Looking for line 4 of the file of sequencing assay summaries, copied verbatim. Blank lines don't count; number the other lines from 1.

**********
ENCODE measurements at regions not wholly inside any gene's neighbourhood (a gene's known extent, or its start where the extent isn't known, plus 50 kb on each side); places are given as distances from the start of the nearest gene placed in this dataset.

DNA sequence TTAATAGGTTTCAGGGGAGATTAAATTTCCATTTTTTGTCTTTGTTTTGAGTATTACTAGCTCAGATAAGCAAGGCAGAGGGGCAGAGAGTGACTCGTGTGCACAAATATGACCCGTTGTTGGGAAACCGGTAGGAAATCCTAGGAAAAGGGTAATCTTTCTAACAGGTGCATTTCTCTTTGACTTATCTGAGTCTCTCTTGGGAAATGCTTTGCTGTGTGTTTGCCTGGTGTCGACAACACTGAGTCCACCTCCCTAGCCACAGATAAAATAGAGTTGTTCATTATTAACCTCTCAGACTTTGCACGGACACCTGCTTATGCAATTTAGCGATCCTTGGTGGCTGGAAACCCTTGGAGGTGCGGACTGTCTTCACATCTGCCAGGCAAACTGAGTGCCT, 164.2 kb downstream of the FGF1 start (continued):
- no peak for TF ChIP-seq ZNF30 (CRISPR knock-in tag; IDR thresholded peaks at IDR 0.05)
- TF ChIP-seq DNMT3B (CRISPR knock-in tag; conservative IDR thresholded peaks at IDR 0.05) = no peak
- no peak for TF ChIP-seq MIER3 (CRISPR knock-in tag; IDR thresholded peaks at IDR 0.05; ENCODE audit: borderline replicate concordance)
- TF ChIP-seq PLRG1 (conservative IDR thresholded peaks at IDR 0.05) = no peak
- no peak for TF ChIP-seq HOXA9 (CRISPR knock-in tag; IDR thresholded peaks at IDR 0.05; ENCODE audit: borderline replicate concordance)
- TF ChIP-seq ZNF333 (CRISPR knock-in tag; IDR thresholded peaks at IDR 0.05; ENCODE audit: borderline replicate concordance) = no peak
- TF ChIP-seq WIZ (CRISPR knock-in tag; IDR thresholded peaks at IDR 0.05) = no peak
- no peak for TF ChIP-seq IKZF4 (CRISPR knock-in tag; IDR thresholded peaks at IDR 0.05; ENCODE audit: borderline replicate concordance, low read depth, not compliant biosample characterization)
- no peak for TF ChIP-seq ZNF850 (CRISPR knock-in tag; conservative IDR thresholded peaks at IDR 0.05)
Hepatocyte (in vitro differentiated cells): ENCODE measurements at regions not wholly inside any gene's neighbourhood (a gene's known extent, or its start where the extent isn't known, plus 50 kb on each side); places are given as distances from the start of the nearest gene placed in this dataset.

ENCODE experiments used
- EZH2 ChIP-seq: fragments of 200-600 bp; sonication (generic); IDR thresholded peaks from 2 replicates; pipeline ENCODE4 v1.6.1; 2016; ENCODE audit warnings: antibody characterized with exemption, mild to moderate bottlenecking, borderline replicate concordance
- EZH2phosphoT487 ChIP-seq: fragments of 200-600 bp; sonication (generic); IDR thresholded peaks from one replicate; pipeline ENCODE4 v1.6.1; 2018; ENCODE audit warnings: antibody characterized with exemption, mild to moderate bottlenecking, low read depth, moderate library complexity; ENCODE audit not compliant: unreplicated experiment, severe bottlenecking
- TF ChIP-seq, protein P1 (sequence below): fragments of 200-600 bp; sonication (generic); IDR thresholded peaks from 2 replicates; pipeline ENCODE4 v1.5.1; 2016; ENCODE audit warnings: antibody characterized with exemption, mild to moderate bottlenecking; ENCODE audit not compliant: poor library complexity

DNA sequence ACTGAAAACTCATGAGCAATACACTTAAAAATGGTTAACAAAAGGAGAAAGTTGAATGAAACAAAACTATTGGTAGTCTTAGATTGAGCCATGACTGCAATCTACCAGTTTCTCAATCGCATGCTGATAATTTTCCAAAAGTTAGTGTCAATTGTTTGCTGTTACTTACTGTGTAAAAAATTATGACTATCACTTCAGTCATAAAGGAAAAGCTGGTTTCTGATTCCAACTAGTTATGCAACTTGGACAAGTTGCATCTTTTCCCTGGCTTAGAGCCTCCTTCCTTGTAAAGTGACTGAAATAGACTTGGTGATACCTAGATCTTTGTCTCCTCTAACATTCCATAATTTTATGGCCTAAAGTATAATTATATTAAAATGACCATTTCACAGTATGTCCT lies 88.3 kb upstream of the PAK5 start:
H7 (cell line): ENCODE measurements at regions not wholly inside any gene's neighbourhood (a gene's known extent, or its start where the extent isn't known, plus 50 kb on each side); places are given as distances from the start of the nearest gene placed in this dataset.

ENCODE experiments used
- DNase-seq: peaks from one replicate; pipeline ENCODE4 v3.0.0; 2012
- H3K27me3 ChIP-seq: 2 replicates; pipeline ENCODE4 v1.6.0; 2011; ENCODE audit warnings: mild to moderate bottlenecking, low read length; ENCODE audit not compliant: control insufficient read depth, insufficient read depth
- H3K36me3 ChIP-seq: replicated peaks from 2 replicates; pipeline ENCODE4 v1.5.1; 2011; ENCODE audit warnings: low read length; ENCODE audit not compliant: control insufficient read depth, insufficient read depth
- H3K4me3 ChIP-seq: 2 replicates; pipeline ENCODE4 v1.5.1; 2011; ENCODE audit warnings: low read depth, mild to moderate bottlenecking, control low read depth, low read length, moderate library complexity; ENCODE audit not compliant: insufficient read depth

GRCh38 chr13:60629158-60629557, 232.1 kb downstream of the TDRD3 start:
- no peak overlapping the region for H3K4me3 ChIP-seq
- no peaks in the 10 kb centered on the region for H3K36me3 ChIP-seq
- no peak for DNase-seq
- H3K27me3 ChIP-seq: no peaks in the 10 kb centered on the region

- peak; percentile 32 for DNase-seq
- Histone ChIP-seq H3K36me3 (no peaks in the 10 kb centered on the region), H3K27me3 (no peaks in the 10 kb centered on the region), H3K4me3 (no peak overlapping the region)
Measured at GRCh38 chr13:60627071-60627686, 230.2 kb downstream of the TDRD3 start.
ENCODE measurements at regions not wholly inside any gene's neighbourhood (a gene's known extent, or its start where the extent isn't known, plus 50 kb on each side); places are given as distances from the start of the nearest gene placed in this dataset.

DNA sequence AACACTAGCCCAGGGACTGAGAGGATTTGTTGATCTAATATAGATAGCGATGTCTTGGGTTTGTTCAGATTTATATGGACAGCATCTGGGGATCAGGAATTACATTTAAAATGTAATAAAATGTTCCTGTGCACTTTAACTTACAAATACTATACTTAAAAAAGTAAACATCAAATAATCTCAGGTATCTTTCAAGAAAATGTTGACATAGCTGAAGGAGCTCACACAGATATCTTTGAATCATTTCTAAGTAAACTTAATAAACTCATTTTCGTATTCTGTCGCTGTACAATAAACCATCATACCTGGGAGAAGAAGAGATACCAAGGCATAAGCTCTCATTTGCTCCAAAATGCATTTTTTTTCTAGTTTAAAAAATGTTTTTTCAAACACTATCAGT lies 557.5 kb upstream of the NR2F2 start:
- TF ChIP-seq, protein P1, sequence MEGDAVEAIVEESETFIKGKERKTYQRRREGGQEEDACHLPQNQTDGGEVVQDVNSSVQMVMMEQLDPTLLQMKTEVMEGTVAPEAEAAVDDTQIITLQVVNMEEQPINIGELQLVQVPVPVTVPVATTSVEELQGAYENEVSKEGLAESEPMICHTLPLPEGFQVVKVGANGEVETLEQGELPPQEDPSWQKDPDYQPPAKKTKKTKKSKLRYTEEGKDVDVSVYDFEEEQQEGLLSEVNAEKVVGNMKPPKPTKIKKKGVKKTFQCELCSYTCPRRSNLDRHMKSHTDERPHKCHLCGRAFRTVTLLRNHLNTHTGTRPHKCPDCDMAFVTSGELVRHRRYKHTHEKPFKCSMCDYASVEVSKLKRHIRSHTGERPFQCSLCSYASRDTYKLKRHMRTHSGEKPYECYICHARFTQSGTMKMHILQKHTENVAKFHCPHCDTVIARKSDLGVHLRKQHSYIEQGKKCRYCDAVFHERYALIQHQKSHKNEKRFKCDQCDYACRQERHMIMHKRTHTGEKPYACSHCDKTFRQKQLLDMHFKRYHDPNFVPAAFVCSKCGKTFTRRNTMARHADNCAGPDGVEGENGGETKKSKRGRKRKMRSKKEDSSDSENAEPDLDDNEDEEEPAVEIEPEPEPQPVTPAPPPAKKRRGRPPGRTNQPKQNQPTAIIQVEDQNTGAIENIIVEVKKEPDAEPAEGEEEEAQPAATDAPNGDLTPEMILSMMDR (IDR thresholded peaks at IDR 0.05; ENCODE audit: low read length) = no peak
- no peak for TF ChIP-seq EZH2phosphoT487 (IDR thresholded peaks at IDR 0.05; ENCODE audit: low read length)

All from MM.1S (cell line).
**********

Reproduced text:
- TF ChIP-seq DNMT3B (CRISPR knock-in tag; conservative IDR thresholded peaks at IDR 0.05) = no peak